A bitter ending

Toxic upbringing forged an unstable criminal

MICHAEL HOLAHAN/STAFF Steven Murray, in stripes, left the Burke County Courthouse in Waynesboro on Wednesday after being sentenced for murder.

Steven James Murray’s life is full of scars – physical, mental, emotional. Some he bears himself. Some he inflicted on others.

 

And when you connect them all together, they led him to this.

On Wednesday in Waynesboro, a judge sentenced Murray to life in prison for the murder of the Rev. Rene Robert, a 71-year-old St. Augustine, Fla., Franciscan priest. It’s a grim coda for two very different lives.

Robert had befriended Murray and his girlfriend, extending assistance to them however and whenever he could. Robert’s last act of kindness occurred April 10, 2016, when the priest let Murray borrow his car. With Robert along for the ride, Murray drove to Aiken, S.C., in an unsuccessful attempt to see his estranged children.

Then, authorities say, Murray snapped. He forced Robert into the car’s trunk, then committed a string of burglaries and set fire to a house where police say he stole weapons and other property.

Murray told the Florida Times-Union of Jacksonville last year that Robert yelled from the trunk: “You’ll never get away with it. You’ll go back to prison.”

So about 45 minutes later, authorities say, Murray drove out to a remote Burke County road, let Robert out of the trunk and walked the priest into the woods, where he shot him in the left side, then in the head.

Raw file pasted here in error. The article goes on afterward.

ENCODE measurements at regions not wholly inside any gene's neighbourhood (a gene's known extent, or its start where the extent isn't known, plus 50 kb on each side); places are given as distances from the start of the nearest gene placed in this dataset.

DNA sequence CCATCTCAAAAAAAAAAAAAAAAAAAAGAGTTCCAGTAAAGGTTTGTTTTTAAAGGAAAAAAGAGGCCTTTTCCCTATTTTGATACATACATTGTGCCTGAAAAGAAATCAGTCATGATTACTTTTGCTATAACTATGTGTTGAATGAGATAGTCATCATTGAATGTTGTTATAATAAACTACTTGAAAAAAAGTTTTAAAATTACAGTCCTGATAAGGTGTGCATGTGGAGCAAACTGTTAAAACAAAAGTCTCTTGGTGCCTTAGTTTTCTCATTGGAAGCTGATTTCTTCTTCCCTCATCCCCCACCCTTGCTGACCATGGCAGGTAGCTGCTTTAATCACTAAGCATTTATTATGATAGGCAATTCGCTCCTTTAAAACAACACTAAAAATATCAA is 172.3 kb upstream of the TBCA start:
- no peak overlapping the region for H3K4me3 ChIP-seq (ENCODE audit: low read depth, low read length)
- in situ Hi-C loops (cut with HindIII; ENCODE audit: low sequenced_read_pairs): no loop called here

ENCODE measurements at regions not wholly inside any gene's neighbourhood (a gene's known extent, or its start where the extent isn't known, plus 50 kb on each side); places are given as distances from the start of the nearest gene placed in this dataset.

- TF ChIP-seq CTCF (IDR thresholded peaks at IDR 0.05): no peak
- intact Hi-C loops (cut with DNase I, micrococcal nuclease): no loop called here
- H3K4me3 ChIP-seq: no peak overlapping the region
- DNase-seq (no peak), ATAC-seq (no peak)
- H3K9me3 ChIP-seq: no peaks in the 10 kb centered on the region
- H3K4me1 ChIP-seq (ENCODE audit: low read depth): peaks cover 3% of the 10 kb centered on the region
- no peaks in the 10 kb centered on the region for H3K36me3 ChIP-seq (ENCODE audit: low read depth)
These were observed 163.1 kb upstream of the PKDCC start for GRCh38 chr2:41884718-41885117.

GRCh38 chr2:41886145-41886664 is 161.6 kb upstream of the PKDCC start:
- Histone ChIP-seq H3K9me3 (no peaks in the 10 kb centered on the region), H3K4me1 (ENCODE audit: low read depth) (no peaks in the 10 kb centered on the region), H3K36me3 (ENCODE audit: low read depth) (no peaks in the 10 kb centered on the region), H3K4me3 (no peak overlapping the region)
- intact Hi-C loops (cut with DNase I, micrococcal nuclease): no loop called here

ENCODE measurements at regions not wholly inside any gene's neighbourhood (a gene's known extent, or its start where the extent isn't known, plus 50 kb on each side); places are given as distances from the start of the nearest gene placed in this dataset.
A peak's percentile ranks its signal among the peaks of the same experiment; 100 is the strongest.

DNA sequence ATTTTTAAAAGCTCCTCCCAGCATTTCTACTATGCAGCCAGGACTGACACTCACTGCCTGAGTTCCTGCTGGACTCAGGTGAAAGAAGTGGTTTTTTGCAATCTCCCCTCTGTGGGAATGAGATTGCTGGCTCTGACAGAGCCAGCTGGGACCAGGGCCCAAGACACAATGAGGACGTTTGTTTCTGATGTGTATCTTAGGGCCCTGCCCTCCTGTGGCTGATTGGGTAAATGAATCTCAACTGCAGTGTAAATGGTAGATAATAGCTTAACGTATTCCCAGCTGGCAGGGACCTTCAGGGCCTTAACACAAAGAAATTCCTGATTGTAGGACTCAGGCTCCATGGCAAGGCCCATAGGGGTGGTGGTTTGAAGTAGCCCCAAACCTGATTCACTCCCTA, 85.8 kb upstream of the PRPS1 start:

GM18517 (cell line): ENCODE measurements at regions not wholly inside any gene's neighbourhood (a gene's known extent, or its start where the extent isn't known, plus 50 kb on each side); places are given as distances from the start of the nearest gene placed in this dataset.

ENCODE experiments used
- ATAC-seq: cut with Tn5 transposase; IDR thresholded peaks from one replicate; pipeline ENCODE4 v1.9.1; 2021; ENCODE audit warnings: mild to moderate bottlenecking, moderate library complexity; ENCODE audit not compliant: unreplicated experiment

“I didn’t mean to kill him. I didn’t want to kill him,” Murray said. “It just happened.”

No it didn’t. Just days before, Murray’s sister Bobbie Jean told Robert to stay away from her brother and to stop giving him money, because she feared he was about to lose control.

Murray’s trajectory, given his upbringing, could not have been more predictable. He had been in and out of police custody since he was 11, seeking jail as an escape from an abusive father who he said forced Murray to molest his sisters and embark on a life of crime. And Murray’s rage over being abused turned him into an abuser.

It’s profoundly sad. But none of that should excuse his crime.

We all, at some point, must be held accountable for our actions – “Buy the ticket, take the ride,” in the words of journalist Hunter S. Thompson. We must live with the choices we make.

Even those choices warped by toxic family dysfunction.

 

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